Courtesy: DoD Missile Defense Agency
The Airborne Laser Testbed operates aboard a modified Boeing 747-400, and is designed to detect, track and kill ballistic missiles in their boost phase using a high energy laser.
Airborne Laser Testbed (ALTB)
The Airborne Laser Testbed (ALTB) is being developed as an advanced platform for MDAs directed energy research program. Using two solid state lasers and a megawatt-class Chemical Oxygen Iodine Laser housed aboard a modified Boeing 747-400 Freighter, the ALTB uses directed energy to demonstrate the potential of using directed energy as a viable technology against ballistic missiles.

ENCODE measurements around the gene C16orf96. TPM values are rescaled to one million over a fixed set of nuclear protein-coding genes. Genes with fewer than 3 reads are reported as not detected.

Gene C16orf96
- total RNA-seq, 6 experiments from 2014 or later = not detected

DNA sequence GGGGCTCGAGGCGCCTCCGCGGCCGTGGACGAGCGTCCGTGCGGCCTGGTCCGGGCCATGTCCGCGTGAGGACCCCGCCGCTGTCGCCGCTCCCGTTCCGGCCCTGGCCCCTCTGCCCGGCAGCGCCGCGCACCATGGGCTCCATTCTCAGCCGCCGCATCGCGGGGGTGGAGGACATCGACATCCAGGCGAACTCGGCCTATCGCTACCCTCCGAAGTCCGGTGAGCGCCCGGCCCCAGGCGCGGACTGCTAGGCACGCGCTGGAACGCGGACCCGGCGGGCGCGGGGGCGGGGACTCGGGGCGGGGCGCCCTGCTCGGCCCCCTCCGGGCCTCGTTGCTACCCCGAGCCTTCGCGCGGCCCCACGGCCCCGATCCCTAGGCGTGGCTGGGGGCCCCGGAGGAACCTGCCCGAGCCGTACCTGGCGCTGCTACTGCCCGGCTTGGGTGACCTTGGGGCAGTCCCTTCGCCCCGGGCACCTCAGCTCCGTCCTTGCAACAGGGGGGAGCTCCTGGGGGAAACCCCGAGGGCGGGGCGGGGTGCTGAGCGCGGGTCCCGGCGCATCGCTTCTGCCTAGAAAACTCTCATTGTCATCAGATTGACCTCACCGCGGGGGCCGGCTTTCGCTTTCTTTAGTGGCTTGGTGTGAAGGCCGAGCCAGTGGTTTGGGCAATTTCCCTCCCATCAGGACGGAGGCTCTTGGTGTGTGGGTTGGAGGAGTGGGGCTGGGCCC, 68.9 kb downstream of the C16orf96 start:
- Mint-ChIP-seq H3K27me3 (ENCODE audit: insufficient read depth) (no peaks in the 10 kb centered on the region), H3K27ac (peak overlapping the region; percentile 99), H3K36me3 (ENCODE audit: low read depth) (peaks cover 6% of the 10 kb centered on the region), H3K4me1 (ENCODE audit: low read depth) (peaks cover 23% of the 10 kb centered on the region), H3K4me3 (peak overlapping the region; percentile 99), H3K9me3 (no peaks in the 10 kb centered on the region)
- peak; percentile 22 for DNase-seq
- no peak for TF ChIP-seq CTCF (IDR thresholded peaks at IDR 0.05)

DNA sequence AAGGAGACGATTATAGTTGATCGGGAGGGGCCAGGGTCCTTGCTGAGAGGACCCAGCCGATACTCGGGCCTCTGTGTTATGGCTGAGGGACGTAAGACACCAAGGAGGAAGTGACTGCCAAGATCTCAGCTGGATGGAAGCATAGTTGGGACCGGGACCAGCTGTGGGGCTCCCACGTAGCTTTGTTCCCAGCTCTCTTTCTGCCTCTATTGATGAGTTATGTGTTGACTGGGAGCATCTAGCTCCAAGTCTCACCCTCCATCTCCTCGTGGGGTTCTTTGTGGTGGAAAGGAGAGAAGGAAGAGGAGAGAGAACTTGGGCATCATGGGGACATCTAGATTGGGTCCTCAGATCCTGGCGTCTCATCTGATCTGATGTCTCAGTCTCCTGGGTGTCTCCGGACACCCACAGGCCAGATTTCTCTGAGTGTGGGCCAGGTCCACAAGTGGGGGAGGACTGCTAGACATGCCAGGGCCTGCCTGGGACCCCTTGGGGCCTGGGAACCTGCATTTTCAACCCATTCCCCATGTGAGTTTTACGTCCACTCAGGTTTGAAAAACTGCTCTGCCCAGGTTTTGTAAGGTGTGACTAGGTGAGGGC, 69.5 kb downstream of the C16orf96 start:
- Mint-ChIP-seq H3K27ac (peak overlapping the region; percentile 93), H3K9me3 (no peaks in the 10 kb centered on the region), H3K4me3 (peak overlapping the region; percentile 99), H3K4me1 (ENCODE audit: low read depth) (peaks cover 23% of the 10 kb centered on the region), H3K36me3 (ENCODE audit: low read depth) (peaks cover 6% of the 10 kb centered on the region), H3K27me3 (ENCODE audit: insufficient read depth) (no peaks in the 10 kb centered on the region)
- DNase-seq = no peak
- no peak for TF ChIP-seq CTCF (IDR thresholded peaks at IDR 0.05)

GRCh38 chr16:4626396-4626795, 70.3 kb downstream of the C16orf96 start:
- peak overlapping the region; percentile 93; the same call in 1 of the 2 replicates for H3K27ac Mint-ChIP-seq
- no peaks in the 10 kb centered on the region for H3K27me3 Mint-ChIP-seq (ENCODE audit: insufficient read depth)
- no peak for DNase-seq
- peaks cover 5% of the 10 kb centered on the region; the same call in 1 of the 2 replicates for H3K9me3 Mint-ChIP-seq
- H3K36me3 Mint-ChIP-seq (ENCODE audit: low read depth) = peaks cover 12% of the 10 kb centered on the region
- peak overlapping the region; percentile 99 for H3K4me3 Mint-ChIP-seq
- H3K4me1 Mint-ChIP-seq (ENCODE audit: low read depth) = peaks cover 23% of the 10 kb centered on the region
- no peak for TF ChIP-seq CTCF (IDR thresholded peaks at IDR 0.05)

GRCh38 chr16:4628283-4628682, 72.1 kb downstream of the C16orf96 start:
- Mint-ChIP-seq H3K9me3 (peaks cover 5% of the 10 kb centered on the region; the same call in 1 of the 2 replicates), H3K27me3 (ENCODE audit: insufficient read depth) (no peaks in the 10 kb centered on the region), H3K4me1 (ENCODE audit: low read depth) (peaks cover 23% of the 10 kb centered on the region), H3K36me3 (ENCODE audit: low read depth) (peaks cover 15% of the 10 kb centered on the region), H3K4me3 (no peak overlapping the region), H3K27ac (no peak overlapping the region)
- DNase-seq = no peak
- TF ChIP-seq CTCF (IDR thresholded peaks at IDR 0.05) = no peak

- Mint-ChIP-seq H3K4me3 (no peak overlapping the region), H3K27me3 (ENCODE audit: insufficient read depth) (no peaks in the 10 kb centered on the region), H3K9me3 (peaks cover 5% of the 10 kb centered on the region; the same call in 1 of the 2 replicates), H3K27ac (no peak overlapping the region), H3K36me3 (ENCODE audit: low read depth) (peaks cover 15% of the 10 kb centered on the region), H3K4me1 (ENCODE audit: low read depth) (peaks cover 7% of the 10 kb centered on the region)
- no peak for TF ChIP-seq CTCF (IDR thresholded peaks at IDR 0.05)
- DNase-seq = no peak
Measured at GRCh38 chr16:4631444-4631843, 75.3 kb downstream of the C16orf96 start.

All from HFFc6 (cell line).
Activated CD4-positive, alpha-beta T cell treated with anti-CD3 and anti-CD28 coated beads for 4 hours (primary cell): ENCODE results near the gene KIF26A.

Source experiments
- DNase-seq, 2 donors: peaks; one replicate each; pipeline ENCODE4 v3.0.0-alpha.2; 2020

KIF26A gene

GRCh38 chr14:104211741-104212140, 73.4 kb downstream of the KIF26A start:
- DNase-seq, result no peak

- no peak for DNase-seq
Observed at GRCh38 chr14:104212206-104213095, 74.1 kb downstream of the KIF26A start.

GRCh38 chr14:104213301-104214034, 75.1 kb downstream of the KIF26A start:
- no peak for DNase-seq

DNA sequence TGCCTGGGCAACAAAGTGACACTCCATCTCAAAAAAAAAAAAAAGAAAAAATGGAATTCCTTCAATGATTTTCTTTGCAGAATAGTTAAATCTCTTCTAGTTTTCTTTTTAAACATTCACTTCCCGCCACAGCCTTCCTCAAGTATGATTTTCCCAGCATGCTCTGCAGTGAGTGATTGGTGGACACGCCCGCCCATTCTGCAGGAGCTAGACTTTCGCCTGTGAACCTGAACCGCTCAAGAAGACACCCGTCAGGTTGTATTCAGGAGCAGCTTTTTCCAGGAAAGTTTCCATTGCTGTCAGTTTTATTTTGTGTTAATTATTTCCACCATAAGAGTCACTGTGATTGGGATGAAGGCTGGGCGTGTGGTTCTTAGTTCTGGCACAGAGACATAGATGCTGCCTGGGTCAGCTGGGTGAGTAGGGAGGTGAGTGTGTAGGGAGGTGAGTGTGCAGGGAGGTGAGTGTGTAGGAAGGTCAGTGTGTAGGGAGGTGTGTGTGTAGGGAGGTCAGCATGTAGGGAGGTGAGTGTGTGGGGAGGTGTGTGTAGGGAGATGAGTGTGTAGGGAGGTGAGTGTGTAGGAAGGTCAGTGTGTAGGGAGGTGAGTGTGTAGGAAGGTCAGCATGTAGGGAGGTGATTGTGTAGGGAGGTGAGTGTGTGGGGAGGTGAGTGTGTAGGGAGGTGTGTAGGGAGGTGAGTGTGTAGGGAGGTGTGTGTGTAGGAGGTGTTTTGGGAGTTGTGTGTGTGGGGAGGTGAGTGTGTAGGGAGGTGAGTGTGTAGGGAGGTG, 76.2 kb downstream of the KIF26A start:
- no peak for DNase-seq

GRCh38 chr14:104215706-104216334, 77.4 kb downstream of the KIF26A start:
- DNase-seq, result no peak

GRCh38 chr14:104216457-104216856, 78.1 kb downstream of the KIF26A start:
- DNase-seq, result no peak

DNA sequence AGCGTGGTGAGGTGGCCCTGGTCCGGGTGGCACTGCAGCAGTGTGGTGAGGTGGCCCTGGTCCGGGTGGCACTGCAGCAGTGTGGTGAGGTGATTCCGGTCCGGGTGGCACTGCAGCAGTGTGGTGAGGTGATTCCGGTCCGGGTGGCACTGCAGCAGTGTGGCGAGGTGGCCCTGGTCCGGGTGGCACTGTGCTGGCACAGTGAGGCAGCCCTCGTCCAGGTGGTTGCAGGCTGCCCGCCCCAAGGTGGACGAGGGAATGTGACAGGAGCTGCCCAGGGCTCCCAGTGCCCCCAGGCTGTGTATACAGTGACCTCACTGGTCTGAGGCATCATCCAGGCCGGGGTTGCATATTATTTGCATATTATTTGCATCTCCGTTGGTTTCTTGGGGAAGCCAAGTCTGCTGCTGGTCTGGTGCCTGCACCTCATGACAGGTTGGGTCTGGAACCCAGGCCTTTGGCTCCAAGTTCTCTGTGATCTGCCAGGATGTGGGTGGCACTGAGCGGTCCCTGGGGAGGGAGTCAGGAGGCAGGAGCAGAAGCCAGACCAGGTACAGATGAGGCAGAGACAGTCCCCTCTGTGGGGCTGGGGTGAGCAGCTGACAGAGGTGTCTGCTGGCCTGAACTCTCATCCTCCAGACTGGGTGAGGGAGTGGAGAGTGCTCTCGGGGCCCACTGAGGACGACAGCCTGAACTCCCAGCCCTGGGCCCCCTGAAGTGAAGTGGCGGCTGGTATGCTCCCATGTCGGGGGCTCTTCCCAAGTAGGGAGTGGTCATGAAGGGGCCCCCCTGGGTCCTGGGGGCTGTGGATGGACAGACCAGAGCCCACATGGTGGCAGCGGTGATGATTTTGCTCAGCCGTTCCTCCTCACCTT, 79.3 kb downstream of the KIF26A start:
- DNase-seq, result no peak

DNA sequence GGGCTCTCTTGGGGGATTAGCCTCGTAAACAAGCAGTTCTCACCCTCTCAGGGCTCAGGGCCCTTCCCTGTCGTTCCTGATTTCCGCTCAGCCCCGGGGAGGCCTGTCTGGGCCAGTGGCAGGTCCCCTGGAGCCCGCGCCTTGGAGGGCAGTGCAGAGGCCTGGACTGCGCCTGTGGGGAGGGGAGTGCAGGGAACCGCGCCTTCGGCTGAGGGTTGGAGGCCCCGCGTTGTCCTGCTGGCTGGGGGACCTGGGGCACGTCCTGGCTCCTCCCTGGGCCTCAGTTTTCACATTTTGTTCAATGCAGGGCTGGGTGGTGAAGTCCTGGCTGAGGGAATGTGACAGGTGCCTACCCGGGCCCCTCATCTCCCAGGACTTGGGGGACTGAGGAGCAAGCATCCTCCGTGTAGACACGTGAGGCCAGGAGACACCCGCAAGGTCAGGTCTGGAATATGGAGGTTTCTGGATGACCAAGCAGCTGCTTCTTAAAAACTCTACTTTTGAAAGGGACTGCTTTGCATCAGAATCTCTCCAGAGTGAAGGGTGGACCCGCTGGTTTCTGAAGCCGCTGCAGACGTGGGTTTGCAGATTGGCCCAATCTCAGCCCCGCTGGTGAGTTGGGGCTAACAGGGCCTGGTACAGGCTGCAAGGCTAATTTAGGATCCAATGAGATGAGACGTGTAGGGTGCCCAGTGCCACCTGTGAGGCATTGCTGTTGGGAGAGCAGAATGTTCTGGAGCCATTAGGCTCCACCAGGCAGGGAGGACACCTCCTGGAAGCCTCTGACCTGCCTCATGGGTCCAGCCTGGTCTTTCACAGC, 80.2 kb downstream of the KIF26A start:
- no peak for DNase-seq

The Airborne Laser Testbed uses six infrared sensors to detect the exhaust plume of a boosting missile.
Once a target is detected, a kilowatt-class solid state laser, the Track Illuminator, tracks the missile and determines a precise aim point.
The Beacon Illuminator, a second kilowatt-class solid state laser, then measures disturbances in the atmosphere, which are corrected by the adaptive optics system to accurately point and focus the high energy laser at its intended target.
Using a very large telescope located in the nose turret, the beam control/fire control system focuses the megawatt-class COIL beam onto a pressurized area of the boosting missile, holding it there until the concentrated energy compromises the structural integrity of the threat missile causing it to fail.
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